Bone cells are organized into an interconnected network, which extends from the osteocytes within bone to the osteoblasts and lining cells on the bone surfaces. There is experimental evidence suggesting that bone tissue exhibits basic properties of short- and long-term memory. An analogy might be made between the bone cell network and neuronal systems. For instance, recent studies suggest that the neurotransmitter glutamate may play a role in cell-to-cell communication among bone cells. Glutamate is a key neurotransmitter involved in learning and memory in reflex loops and the hippocampus. The simplest forms of memory include habituation (desensitization) and sensitization. It is argued that bone cells exhibit habituation to repeated mechanical stimuli and sensitization to mechanical loading by parathyroid hormone (PTH). Acquired long-term memory of a mechanical loading environment may influence the responsiveness of bone tissue to external stimuli. For instance, bone tissue from the skull shows markedly different responses to several stimuli, e.g., mechanical loading, disuse, and PTH, compared with long bones. We speculate that the history of weight bearing imparts long-term cellular memory to the bone cell network that modulates the cellular response to a wide variety of stimuli.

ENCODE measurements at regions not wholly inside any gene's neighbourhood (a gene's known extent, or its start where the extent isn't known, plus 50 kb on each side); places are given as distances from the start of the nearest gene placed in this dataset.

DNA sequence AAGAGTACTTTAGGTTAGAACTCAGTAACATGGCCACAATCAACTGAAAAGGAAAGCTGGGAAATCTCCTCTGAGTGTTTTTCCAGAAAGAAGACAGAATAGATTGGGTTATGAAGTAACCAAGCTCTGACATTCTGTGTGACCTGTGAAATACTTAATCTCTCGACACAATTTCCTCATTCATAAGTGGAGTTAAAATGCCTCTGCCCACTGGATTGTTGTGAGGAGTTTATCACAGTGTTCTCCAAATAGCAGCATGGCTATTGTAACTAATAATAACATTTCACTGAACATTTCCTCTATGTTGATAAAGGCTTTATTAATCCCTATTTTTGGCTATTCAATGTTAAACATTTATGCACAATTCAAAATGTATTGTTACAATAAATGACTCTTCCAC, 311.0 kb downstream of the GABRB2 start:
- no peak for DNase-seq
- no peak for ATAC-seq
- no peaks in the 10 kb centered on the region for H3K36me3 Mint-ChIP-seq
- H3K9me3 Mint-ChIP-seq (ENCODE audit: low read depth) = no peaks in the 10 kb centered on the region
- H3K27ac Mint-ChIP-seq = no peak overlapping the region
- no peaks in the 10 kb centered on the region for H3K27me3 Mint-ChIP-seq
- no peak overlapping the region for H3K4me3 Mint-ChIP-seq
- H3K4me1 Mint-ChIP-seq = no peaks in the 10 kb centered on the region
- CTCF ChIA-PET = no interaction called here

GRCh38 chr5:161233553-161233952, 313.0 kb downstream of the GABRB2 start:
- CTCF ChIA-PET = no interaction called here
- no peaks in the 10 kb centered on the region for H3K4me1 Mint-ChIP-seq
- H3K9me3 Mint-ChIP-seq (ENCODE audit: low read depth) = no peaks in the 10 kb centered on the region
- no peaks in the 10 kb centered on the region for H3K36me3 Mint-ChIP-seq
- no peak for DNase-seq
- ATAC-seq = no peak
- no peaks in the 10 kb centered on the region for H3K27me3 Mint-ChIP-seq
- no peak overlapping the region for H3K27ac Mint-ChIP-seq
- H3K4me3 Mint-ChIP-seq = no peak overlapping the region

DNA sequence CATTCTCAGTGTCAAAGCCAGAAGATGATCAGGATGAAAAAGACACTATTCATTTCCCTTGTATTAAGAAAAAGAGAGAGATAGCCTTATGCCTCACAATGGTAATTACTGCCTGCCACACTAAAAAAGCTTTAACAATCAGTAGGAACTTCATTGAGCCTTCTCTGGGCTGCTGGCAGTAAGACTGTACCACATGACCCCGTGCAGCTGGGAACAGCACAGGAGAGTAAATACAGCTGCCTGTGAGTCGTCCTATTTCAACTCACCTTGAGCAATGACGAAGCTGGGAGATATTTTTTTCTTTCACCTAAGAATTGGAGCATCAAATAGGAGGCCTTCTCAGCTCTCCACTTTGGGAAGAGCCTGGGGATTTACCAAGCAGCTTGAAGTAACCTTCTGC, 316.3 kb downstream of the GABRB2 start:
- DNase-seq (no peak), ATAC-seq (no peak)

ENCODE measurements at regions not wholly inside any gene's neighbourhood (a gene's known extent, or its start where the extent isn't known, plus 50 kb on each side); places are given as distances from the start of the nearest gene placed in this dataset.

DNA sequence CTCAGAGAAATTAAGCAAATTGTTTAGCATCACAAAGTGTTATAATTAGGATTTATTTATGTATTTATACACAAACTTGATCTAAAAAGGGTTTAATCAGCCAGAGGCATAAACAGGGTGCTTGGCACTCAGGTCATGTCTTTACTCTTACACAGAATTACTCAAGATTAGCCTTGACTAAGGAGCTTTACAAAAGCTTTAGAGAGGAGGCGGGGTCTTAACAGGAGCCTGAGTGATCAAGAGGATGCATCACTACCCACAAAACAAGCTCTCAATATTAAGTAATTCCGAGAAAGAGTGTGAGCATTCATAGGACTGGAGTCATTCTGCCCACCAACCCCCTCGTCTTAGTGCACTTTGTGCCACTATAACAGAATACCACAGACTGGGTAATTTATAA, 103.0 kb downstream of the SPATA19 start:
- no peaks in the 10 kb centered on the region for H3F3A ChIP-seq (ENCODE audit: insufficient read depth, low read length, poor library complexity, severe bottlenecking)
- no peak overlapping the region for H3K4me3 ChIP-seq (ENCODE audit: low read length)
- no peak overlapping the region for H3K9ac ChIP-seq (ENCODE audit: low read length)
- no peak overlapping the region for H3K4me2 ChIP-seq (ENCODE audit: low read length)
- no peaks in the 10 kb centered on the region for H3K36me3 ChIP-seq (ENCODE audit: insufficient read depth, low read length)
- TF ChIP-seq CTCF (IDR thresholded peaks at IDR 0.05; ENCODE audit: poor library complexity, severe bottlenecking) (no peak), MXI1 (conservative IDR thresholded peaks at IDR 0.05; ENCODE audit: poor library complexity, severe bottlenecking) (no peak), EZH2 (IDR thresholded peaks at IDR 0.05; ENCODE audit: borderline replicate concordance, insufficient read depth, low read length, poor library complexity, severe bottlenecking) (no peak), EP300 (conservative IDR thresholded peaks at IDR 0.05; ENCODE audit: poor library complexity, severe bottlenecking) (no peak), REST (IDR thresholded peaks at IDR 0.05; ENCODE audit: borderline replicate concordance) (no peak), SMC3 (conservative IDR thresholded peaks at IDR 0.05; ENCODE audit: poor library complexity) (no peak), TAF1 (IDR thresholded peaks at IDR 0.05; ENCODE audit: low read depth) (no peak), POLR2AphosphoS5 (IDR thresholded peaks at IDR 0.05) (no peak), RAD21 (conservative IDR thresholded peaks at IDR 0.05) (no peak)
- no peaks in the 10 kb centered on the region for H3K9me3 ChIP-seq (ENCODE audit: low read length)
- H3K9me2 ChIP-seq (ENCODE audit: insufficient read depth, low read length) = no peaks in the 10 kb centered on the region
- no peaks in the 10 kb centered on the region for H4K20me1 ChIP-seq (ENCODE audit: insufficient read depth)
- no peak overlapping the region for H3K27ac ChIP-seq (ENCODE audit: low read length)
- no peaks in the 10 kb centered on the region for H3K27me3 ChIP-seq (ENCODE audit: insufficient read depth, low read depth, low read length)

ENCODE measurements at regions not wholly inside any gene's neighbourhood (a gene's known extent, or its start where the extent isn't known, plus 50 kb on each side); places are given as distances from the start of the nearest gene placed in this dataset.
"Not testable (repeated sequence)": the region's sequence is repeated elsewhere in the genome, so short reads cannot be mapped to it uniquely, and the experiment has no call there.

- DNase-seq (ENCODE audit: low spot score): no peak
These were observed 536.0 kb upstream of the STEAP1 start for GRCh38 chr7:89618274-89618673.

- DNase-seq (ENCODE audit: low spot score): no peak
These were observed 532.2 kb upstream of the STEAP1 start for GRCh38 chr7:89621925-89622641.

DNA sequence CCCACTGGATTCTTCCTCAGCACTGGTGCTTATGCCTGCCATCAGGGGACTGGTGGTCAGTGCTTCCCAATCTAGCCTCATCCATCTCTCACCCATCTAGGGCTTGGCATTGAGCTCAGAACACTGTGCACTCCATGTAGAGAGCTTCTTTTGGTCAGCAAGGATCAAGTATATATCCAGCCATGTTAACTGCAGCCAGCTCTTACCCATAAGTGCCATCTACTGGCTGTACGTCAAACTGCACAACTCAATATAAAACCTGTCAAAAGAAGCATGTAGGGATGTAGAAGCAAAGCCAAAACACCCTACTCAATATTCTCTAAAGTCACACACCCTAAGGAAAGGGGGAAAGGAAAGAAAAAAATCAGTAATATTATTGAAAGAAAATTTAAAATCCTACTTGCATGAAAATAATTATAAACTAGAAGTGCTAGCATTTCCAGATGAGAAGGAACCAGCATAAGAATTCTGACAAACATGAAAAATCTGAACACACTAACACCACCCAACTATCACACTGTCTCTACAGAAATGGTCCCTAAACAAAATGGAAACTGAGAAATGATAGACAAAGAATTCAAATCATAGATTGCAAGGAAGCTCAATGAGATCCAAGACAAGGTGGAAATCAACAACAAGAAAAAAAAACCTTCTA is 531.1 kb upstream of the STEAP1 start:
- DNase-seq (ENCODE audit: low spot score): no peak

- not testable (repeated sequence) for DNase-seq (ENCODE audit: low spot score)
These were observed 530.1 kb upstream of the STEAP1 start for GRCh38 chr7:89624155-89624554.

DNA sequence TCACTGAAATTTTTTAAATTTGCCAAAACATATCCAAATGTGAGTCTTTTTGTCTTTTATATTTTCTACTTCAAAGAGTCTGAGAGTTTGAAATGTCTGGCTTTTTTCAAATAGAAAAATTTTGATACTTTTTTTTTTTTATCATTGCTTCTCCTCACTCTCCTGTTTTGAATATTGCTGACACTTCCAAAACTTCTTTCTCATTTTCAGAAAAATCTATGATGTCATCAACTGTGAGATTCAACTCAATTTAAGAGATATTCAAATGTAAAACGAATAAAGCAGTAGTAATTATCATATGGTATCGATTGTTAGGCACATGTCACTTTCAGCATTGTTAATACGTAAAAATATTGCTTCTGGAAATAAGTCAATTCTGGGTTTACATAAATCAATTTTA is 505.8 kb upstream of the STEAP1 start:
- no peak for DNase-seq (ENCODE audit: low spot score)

ASJC Scopus subject areas
- Endocrinology, Diabetes and Metabolism
- Orthopedics and Sports Medicine